Pour the remaining 1/3 cup sugar into a shallow bowl. Using a 1-Tbs. cookie scoop, a small ice cream scoop, or two tablespoons, shape the dough into 1-inch balls. Roll each ball in the sugar to coat. Set the balls 1-1/2 to 2 inches apart on the prepared cookie sheets.

Bake, rotating the sheets halfway through baking, until the cookies are puffed and the bottoms are lightly browned, 12 to 14 min. If you touch a cookie, it should feel dry on the surface but soft inside. The surface cracks will look a bit wet. Let the cookies sit on the cookie sheet for 5 min. and then transfer them to a rack to cook completely. When cool, store in airtight containers.

Ginger flavor intensifies with time, making these cookies excellent candidates for long keeping. When stored in an airtight container, the cookies remain impressively delicious for up to five days from baking. Well wrapped, the cookies will keep for several weeks in the freezer.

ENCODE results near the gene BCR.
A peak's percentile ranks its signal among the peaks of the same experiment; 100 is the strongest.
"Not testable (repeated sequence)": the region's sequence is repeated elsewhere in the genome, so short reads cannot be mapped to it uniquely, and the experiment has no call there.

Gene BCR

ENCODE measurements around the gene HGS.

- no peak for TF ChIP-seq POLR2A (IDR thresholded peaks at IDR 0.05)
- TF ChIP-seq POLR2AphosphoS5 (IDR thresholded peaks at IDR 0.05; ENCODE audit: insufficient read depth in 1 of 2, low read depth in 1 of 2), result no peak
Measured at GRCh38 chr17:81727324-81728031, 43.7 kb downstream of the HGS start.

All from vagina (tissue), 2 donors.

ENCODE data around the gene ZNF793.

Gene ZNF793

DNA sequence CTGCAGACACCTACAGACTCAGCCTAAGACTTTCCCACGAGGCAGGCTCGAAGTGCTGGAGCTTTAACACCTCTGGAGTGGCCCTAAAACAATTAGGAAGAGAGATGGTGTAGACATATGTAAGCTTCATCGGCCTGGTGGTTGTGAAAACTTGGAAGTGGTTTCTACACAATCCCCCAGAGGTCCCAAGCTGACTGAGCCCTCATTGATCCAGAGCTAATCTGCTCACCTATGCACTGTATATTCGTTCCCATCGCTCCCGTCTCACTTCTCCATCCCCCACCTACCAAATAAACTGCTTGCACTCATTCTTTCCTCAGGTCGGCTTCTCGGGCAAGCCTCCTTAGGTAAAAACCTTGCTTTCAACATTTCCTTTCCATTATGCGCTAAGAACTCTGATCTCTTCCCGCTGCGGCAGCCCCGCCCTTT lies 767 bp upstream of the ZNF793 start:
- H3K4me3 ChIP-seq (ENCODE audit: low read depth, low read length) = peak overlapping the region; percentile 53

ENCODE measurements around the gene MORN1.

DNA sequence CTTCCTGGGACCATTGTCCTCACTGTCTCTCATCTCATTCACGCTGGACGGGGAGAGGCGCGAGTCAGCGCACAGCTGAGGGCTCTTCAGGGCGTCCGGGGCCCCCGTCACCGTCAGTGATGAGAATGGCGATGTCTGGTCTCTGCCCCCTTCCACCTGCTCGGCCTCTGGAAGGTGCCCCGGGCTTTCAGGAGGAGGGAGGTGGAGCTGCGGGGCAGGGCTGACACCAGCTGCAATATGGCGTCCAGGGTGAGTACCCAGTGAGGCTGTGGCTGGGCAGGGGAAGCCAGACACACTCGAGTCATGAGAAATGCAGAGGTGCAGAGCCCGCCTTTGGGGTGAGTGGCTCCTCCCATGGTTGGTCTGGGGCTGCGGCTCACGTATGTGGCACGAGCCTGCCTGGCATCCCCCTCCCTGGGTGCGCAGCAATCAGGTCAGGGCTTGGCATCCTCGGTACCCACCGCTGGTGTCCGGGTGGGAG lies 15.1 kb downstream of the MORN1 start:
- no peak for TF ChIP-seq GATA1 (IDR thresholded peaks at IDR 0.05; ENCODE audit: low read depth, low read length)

nutrition information (per serving)
Size: per cookie; Calories (kcal): 80; Fat (g): 3; Fat Calories (kcal): 25; Saturated Fat (g): 2; Protein (g): 1; Monounsaturated Fat (g): 1; Carbohydrates (g): 12; Polyunsaturated Fat (g): 0; Sodium (mg): 40; Cholesterol (mg): 10; Fiber (g): 0;

From Fine Cooking 75, pp.45
December 1, 2005

My cookies didn't crackle, but still tasted good. I used Swedish Pearl Sugar on the tops because it shows up better. I got it recently, but cannot remember where. Likely candidates are New Pioneer Coop, Aldi, Hy-Vee or possibly even the Dollar Tree.
Have fun...a truly tasty treat. Thanks, Terry